Queen Fabiola of the Belgians, 1928-2014
The future Queen Fabiola of Belgium was born in Madrid on 11 June1928, as Doña Fabiola de Mora y Aragón, the third daughter of a family of seven siblings. She trained as a nurse and worked in a Madrid hospital.
Fabiola married King Baudouin of Belgium on 15 December1960, and quickly won over her new fellow citizens, including the Flemish majority of the nation. The Flemings admired the dedication and speed of her grasp of their language. In a matter of months, she was fluent in Dutch. Queen Fabiola and her husband loved laughing together in private, but did not necessarily show this side of themselves in public. The King and Queen proved a popular couple, noted for their quiet dedication to Belgium and the Belgian people; for their staunch Roman Catholicism; and, more poignantly, for their many attempts to have children, all of which ended sadly.
Queen Fabiola’s whole life from then on was devoted to others, particularly those in need. She had more than curiosity for people - and peoples: she had a passion for human beings everywhere. She spoke Spanish, Portuguese, Italian, French, English and German, speaking all foreign languages briskly, with a delicious Castilian accent. She had a taste and talent for direct contact and conversation, talking volubly to everyone with the same enjoyment and genuine interest, always asking good questions, and one could feel her sympathy through her warm and unexpected humour and smiling eyes. She became active in promoting child protection, the flourishing of family life and personal gentleness everywhere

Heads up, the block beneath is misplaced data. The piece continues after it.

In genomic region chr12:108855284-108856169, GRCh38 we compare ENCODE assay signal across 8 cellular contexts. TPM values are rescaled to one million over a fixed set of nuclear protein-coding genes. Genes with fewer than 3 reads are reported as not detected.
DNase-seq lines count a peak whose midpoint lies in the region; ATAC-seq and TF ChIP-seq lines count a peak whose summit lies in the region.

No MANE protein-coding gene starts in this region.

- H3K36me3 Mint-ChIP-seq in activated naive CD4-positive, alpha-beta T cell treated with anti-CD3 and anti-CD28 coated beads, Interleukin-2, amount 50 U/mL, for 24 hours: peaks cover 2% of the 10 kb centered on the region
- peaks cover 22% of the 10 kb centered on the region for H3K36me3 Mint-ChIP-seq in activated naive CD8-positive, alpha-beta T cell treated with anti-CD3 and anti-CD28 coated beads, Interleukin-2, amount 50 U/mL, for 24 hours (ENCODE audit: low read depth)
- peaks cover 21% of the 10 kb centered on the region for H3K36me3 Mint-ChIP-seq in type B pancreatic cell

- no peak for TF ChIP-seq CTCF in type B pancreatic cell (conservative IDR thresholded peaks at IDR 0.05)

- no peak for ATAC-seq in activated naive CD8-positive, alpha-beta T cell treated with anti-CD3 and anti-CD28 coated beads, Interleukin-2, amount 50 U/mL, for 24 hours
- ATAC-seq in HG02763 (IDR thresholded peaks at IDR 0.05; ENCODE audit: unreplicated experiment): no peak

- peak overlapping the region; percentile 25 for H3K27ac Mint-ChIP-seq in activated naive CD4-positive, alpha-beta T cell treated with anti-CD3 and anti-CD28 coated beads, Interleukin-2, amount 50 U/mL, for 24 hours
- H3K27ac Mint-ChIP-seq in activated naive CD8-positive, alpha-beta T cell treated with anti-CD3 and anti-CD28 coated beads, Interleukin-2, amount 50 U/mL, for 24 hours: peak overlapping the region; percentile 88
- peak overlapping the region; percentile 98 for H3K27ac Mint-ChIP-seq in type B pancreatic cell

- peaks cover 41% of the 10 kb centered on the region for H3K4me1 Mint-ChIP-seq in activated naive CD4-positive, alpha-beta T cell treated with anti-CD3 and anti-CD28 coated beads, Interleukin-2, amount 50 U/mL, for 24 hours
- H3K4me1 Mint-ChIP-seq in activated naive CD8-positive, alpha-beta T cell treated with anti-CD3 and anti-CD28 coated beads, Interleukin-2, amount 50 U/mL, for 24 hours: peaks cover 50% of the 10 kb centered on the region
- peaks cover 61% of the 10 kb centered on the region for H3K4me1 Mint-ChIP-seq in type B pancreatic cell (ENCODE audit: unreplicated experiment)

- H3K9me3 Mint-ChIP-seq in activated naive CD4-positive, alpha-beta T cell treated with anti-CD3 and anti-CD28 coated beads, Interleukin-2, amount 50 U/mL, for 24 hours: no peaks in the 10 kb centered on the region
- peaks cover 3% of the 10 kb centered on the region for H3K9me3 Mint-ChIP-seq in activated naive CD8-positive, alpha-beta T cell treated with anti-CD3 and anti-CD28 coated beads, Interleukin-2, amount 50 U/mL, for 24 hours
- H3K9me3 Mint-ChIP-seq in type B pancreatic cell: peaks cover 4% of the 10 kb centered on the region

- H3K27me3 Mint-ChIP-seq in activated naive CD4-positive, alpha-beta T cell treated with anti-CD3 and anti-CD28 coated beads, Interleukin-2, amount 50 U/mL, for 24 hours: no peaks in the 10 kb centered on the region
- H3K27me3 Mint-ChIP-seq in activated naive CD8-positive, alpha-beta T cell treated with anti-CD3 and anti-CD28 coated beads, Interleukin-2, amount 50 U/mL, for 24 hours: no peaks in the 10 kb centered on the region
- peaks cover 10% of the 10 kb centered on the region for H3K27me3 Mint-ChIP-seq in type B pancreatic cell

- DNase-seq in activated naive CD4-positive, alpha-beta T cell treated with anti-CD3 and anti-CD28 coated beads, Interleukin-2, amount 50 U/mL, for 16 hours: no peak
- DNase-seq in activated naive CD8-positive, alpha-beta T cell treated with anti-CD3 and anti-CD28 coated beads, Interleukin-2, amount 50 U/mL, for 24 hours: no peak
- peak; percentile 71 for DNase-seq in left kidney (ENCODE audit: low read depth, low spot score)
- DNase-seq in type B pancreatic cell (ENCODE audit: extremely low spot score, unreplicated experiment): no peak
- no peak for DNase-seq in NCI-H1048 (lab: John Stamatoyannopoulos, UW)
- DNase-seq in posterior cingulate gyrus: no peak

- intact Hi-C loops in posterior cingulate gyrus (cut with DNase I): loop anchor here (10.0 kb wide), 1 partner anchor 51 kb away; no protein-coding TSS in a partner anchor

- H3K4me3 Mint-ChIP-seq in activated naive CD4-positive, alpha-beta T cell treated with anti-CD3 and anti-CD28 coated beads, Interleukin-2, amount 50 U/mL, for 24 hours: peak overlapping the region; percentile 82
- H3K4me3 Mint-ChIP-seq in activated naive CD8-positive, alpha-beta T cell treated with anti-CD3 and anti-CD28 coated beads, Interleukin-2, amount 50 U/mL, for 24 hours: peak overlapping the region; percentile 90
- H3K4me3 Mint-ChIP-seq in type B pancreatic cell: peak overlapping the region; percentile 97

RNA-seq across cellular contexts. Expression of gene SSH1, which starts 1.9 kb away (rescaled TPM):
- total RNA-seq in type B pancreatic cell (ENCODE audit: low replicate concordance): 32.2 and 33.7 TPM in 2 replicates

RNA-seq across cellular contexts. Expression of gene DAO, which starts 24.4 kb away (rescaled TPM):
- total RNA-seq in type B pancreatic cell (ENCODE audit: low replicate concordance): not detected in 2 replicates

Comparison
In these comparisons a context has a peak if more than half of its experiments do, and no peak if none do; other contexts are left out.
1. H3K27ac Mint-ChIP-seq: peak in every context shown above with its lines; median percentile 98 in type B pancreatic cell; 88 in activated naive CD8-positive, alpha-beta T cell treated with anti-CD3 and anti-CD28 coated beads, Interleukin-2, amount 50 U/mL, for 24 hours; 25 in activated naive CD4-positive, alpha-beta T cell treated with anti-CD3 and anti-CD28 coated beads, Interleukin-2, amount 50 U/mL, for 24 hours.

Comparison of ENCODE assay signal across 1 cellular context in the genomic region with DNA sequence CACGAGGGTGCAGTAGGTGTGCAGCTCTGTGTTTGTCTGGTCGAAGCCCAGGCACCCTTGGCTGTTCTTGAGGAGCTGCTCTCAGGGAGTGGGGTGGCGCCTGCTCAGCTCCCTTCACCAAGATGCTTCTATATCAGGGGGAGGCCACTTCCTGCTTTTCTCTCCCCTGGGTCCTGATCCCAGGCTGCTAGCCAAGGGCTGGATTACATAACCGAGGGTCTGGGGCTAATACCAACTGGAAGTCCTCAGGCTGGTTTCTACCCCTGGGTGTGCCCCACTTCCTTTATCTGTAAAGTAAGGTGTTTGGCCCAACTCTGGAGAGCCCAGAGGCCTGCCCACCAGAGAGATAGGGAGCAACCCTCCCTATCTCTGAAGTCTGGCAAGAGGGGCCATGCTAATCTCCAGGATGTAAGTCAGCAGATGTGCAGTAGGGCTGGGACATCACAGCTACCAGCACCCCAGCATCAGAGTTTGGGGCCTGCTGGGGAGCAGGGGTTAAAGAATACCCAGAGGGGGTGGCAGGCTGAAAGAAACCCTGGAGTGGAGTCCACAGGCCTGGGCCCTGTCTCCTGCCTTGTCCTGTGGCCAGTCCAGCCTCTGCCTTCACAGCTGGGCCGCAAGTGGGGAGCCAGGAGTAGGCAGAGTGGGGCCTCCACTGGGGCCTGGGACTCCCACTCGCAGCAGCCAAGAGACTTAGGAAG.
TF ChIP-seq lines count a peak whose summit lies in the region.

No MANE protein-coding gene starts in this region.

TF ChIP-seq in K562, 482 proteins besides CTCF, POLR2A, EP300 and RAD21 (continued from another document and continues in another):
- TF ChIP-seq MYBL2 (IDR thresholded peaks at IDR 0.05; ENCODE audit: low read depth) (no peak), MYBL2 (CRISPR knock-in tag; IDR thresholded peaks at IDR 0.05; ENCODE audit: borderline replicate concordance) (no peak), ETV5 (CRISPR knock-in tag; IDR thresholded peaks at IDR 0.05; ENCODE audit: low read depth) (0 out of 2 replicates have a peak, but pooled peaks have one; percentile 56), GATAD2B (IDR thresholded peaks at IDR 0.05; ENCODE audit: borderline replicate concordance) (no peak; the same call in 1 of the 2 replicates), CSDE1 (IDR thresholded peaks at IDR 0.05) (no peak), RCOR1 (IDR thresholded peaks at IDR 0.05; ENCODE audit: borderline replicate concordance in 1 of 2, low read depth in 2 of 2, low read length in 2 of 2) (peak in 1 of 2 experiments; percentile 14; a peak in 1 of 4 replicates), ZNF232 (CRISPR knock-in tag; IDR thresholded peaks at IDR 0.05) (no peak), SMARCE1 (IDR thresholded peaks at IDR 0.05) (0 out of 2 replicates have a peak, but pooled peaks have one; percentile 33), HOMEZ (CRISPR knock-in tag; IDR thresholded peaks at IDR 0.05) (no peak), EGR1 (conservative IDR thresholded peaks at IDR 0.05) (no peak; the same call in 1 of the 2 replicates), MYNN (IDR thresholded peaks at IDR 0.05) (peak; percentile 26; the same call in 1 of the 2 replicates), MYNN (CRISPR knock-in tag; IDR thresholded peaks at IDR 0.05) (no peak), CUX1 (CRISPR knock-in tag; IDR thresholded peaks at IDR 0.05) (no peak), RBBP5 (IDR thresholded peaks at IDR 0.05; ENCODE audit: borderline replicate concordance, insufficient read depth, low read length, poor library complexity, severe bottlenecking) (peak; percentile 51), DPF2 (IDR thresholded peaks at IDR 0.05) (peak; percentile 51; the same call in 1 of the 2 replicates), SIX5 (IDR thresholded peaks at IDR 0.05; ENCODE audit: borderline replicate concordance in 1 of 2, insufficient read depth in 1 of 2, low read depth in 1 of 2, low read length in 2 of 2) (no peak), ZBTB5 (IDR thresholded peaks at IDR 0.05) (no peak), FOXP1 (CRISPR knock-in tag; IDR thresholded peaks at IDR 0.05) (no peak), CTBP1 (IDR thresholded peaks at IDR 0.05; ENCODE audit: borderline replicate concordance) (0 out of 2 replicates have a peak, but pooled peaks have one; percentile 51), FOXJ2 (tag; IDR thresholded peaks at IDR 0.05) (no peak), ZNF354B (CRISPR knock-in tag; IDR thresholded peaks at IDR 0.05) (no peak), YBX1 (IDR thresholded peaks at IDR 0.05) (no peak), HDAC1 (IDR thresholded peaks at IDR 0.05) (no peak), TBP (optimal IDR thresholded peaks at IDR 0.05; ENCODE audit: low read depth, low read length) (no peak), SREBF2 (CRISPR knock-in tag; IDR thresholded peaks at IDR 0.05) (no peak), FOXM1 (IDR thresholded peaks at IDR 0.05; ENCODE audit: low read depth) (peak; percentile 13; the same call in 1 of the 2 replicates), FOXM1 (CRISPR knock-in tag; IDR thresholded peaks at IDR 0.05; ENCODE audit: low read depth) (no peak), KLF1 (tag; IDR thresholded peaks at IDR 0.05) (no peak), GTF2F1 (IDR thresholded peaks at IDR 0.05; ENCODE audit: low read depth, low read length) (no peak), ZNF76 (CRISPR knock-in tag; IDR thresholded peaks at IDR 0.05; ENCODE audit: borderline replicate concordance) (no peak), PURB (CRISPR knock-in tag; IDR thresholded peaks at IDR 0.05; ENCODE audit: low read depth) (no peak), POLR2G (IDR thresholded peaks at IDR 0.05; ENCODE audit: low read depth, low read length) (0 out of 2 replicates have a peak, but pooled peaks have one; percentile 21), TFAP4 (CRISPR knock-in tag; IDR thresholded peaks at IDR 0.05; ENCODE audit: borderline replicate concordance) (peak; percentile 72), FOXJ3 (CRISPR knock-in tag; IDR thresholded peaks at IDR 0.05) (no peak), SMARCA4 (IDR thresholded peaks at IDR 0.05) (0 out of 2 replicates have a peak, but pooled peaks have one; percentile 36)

Queen Fabiola accepted the patronage of the European Museum Forum after attending the annual meeting in Barcelona in 1996, and immediately delighted the jury members with her involvement, enthusiasm and, above all, care for everyone. She knew each of us and what we were doing, regularly enquiring about our plans. When the European Museum Academy was formed in 2009 not only she continued to keep herself informed of our activities but encouraged very much our new initiative. Those of us who had the privilege to meet her regularly knew that we were in the presence of a very special lady, and we mourn her passing.